Since January 18th there have been concerns over whether or not Rex Ryan and John Idzik could coexist with one another in what was manufactured as a forced marriage. Several months later the jury is still out on whether or not this team will be able to make it past four wins this year however, Kristian Dyer of Metro New York writes that the “odd couple” seems to be working well so far.
A source within the organization tells Metro, “Rex has bought into Idzik. Whatever direction John came in with, Rex was more than eager to complement.”
The all-in approach from Ryan might be as much about job security as it is about a change of direction. The Jets underwhelmed the past two seasons with aging stars. But Idzik has come in and sliced his way through the roster, adding a mix of underappreciated talent and proven veterans to the locker room.
Ryan remains one of the biggest selling points on this team and Idzik likely knows it. With a reputation as a player’s coach, free agents have traditionally flocked to Florham Park, N.J. to play for the affable head coach.
“I was the one who told [LaRon] about Rex when he was thinking about coming here. He just makes it fun and he’s a great coach,” Dawan Landry said. “But he also knows his defense and he knows how to play the game of football. So when you have a coach like that, who can really coach but does it a way that you want to play for him, it was a no-brainer for me to come here.”
The NFL makes strange bedfellows and the Idzik-Ryan combo certainly qualifies.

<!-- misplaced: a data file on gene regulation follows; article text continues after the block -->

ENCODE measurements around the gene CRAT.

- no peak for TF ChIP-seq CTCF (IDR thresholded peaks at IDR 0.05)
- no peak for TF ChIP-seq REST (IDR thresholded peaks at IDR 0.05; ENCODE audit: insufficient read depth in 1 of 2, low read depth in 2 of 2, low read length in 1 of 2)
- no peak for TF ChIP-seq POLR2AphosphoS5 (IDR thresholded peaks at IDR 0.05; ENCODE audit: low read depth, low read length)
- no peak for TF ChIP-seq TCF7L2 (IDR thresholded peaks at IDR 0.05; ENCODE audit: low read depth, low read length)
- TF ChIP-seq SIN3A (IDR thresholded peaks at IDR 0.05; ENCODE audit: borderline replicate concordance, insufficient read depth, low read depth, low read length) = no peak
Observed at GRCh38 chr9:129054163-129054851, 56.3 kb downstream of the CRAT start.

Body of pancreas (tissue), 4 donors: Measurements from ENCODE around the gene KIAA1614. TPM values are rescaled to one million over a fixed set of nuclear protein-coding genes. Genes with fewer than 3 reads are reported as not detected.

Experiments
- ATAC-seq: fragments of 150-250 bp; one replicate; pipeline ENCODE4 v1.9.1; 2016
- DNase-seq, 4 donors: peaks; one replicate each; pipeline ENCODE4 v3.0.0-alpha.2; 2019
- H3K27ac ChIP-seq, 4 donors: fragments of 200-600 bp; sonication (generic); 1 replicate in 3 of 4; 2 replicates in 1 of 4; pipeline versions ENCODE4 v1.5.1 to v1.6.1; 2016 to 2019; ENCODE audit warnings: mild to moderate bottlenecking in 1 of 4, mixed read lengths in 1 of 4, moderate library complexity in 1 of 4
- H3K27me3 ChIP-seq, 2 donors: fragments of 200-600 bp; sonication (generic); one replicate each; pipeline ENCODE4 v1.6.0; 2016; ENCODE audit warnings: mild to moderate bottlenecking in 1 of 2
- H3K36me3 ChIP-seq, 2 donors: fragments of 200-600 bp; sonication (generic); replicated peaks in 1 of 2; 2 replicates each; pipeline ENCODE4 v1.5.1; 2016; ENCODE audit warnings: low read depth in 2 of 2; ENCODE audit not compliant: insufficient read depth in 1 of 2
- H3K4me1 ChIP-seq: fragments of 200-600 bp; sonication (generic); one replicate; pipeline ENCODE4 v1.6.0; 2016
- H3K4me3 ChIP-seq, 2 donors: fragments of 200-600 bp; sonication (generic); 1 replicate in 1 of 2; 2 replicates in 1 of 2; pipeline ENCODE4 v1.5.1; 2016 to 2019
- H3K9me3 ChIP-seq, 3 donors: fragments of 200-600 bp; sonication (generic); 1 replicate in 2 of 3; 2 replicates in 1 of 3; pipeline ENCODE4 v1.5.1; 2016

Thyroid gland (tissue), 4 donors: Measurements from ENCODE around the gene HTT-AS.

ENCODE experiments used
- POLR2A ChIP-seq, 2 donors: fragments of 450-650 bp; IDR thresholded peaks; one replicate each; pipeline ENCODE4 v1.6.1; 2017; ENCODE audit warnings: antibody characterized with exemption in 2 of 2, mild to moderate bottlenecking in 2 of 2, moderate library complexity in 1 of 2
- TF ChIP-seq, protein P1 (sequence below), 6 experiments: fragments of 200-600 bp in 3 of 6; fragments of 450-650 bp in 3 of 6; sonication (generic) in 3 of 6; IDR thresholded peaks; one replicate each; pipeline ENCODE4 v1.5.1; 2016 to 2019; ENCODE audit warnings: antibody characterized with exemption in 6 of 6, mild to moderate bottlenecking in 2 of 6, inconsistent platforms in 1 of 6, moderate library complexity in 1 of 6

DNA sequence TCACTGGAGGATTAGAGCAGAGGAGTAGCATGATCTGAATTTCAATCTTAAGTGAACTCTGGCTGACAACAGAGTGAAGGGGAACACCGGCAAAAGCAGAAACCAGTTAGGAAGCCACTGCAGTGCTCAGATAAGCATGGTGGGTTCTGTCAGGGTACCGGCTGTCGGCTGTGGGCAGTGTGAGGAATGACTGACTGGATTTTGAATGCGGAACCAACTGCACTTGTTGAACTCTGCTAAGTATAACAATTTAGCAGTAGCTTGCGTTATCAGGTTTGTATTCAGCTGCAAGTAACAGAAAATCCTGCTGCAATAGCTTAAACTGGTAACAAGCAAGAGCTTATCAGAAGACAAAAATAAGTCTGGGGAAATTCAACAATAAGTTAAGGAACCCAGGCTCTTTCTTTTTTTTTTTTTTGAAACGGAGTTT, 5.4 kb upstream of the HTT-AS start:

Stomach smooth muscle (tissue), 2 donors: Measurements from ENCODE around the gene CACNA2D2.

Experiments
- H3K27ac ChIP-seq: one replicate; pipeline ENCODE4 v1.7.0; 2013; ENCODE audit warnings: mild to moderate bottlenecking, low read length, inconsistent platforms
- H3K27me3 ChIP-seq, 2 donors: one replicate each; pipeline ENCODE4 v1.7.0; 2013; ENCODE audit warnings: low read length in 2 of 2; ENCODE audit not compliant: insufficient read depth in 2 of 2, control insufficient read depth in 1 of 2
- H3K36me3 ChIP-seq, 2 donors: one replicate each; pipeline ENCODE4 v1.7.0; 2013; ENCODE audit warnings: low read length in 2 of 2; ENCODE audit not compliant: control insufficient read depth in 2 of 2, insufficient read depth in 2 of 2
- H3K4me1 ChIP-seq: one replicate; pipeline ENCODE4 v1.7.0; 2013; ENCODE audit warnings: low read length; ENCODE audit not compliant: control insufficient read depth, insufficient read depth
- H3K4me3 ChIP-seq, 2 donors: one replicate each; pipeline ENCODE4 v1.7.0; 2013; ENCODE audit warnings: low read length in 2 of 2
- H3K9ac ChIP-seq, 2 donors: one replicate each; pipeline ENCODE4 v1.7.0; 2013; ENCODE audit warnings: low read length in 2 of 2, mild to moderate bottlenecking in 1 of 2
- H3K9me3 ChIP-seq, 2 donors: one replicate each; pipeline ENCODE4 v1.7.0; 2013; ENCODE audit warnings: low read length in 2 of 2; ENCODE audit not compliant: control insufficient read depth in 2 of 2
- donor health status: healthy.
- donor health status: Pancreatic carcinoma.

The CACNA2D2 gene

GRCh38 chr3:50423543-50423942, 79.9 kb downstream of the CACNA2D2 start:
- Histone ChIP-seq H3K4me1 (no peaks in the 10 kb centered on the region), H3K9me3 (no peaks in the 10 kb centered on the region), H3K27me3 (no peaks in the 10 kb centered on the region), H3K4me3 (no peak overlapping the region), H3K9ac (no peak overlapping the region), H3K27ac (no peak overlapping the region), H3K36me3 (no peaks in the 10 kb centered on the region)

Idzik is pragmatic and thorough, providing a counterweight to his emotional head coach. Idzik’s fresh approach is working with free agents. Among those convinced was Willie Colon, a Bronx native who signed with the Jets this offseason.
“This team has always had a reputation of kind of being a circus. I didn’t buy into that,” Colon told Metro. “You can always change your stars, I believe that. I felt that if I came here, I could help with that.”
Eric Weeks, TheJetsBlog.comThere’s still a long ways to go but I can appreciate the developing chemistry between Rex and Idzik even if their personalities are on the opposite ends of the spectrum. Mike Tannenbaum was usually, more often than not, willing to go with the flow and subsequently the tactic bought the Jets nothing but trouble. Idzik is seemingly the perfect “counterweight” to Rex, as Dyer writes, because not only do you have business and personnel sense in the front office but you also have someone who can attract talent and coach up a team (of course that’s not without its hiccups). It’s sure to have its ups and downs but hopefully this pairing will ultimately prove to be one of Woody Johnson’s better decisions.